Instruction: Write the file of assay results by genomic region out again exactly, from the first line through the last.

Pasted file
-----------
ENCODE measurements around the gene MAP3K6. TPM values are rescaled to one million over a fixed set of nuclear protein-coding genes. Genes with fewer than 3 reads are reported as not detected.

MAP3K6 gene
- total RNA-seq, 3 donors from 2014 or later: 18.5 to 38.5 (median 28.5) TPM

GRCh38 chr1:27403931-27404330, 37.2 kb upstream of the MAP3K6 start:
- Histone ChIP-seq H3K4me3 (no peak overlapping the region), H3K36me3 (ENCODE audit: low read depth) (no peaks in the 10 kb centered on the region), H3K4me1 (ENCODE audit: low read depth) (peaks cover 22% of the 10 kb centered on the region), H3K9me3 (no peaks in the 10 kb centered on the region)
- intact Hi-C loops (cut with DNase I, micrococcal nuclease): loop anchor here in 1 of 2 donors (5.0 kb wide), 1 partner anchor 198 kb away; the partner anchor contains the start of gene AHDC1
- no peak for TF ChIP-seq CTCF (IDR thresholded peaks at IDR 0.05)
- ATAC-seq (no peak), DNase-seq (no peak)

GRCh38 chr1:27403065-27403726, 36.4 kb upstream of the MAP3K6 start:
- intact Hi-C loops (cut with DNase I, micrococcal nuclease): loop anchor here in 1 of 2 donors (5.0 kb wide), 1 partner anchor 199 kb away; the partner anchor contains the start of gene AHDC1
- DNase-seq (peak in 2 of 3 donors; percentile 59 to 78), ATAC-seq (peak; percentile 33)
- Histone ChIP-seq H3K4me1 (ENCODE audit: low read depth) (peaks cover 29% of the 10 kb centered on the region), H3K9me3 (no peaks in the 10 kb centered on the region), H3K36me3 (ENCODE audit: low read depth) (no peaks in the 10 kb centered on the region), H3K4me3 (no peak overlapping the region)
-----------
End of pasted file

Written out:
ENCODE measurements around the gene MAP3K6. TPM values are rescaled to one million over a fixed set of nuclear protein-coding genes. Genes with fewer than 3 reads are reported as not detected.

MAP3K6 gene
- total RNA-seq, 3 donors from 2014 or later: 18.5 to 38.5 (median 28.5) TPM

GRCh38 chr1:27403931-27404330, 37.2 kb upstream of the MAP3K6 start:
- Histone ChIP-seq H3K4me3 (no peak overlapping the region), H3K36me3 (ENCODE audit: low read depth) (no peaks in the 10 kb centered on the region), H3K4me1 (ENCODE audit: low read depth) (peaks cover 22% of the 10 kb centered on the region), H3K9me3 (no peaks in the 10 kb centered on the region)
- intact Hi-C loops (cut with DNase I, micrococcal nuclease): loop anchor here in 1 of 2 donors (5.0 kb wide), 1 partner anchor 198 kb away; the partner anchor contains the start of gene AHDC1
- no peak for TF ChIP-seq CTCF (IDR thresholded peaks at IDR 0.05)
- ATAC-seq (no peak), DNase-seq (no peak)

GRCh38 chr1:27403065-27403726, 36.4 kb upstream of the MAP3K6 start:
- intact Hi-C loops (cut with DNase I, micrococcal nuclease): loop anchor here in 1 of 2 donors (5.0 kb wide), 1 partner anchor 199 kb away; the partner anchor contains the start of gene AHDC1
- DNase-seq (peak in 2 of 3 donors; percentile 59 to 78), ATAC-seq (peak; percentile 33)
- Histone ChIP-seq H3K4me1 (ENCODE audit: low read depth) (peaks cover 29% of the 10 kb centered on the region), H3K9me3 (no peaks in the 10 kb centered on the region), H3K36me3 (ENCODE audit: low read depth) (no peaks in the 10 kb centered on the region), H3K4me3 (no peak overlapping the region)